15 Matching Annotations
  1. May 2021
  2. Feb 2021
    1. This version makes the new client that was added in version 2.6+ the default client, and removes the legacy client. All previously deprecated functionality has been removed (since version 2.5, see below).
  3. Nov 2020
    1. If you know me, you know I always say that computer networking is a miracle that only holds together by duct tape, prayers of engineers, and dumb luck.

      where-in the author argues that devices should be kept off the internet & should not have their own internet addresses. which, is, well, conventional & safe, yes. but i tire of this stalemate. i very much would like devices to be connectable.

      yes you need dual rules. alas, the legacy world haunts us.

    1. On a user-defined bridge network, containers can resolve each other by name or alias.But, The containers on the default bridge network can only access each other by IP addresses, unless you use the --link option, which is considered legacy.
  4. Oct 2020
    1. Whilst Svelte is a web-project, it should work on the web. The web is unfortunately still plagued by garbage like (Legacy) Edge and IE.
  5. Sep 2020
    1. In my opinion, because Webpack was one of the first bundlers, is heavily packed with features, and has to support swathes of legacy code and legacy module systems, it can make configuring Webpack cumbersome and challenging to use. Over the years, I’ve written package managers, compilers, and bundlers, and I still find configuring Webpack to be messy and unintuitive.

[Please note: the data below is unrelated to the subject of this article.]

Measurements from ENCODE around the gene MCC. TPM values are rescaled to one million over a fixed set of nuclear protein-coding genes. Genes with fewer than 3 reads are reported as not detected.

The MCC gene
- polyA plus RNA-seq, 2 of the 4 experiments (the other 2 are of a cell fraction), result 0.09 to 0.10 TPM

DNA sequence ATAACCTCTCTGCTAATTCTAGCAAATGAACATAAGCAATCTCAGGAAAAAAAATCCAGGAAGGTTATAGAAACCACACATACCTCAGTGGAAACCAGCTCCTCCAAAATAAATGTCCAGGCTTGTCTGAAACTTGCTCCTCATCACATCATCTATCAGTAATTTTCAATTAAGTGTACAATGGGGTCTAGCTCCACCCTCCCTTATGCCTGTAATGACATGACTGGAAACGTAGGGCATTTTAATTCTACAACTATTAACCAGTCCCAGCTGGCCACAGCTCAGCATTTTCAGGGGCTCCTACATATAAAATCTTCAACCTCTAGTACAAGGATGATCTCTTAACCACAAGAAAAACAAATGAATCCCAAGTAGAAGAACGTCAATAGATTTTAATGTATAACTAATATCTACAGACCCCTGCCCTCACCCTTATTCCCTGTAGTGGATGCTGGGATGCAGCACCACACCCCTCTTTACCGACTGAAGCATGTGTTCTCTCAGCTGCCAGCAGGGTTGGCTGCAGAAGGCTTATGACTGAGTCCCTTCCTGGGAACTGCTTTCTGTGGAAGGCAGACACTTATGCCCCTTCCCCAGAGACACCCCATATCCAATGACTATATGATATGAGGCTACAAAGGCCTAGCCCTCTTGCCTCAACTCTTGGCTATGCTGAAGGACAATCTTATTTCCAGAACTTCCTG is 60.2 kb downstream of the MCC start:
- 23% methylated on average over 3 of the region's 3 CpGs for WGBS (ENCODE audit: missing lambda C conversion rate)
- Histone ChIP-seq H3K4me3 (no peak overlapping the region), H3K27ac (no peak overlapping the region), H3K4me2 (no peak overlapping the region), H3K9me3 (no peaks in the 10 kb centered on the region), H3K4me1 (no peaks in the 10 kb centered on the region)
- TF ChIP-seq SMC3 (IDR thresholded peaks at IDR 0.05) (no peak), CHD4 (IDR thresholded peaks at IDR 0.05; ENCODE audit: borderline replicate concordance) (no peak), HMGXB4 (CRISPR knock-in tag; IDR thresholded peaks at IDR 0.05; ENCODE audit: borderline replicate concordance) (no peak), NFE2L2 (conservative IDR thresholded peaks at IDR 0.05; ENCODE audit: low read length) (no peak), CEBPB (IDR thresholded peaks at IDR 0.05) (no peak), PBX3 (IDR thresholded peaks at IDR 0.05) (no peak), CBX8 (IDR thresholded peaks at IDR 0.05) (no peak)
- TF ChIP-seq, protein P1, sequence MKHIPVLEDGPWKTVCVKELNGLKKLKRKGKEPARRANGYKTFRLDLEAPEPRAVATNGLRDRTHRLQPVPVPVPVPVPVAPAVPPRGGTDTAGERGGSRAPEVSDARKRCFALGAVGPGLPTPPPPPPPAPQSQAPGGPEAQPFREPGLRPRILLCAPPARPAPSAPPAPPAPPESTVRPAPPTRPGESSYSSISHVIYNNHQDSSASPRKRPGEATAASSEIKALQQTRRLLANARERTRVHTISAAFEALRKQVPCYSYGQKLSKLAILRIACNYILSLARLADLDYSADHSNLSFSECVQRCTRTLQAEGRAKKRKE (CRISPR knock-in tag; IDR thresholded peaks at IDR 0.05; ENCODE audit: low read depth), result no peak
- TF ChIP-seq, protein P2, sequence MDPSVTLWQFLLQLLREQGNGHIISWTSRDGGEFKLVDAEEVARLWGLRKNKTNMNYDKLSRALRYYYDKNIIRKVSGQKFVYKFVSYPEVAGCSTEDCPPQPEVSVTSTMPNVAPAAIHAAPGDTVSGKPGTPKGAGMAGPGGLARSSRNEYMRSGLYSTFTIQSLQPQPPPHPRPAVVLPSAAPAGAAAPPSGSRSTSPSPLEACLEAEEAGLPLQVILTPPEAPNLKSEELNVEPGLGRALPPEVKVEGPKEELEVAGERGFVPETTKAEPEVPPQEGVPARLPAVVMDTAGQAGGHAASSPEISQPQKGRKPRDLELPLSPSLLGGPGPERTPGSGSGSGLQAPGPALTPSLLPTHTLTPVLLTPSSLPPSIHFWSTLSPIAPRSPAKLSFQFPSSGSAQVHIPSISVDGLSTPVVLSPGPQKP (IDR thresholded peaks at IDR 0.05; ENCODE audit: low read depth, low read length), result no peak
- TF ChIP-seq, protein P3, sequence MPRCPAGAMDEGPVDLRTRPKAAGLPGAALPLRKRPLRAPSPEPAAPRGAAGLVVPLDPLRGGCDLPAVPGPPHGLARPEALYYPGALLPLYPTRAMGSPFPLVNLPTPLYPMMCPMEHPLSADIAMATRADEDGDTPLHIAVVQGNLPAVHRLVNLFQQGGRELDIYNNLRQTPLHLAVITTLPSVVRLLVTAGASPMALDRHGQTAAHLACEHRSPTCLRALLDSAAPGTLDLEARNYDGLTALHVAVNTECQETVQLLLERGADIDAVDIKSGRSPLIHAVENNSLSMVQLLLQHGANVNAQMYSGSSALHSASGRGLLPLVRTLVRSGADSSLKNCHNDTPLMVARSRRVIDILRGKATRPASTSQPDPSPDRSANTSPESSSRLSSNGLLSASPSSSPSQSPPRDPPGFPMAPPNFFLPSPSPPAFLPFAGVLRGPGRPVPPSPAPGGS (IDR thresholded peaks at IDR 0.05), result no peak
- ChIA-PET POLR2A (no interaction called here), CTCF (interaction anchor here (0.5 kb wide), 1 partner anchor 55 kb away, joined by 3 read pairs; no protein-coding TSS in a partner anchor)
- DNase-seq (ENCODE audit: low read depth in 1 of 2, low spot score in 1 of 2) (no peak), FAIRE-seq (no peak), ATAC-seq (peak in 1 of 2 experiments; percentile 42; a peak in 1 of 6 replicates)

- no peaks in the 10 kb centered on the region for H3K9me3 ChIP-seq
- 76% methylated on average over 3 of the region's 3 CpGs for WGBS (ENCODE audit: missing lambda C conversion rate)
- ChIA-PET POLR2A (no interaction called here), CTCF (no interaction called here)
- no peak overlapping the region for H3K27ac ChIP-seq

6. Nov 2019
  7. Jan 2019
    1. Labels like this don't help the student, they only help the evaluation staff. I'm not sure what the best solution is for indicating someone's literacy on a form so others are aware when teaching the student but labeling a student with 'low' anything is going to have negative connotations that endure.

  8. Mar 2017
    1. seismic trail

      Industry blazed a trail, rather physically, across the North. Big oil companies came in, ran tests, drilled wherever they pleased, and left scars on the fragile landscape. Before they could drill though, they had to find out where the oil was and to do so, seismic crews would do a survey of the area using what is called the single line method. “This method required the use of several tracked vehicles in a caravan, setting off blasts and collecting the data from them, and gashing vast stretches of the Arctic landscape” (114). These trails are what Berger is referring to and they are very much still visible today, decades after being created. The seismic testing left an impact on the physical substrate and the vegetation growing on it. The trails “are physical legacies of the ways multinational oil companies, governmental policies, and geological science combined to enroll Arctic nature into global energy economies. To those who know their full history, though, they are also a reminder of how ecological disturbance became a focal point for scientific and Inuit activism in the 1960s and 1970s” (115). As Berger goes on to say, the land itself could be, and was, taken from the native people and they are reminded every day of that when they see these trails.

      Annotation drawn from Stuhl, Andrew. Unfreezing the Arctic: Science, Colonialism, and the Transformation of Inuit Lands. Chicago: The University of Chicago Press, 2016. For aerial images and more information on seismic trails visit: https://www.fws.gov/refuge/arctic/seismic.html

  9. Nov 2015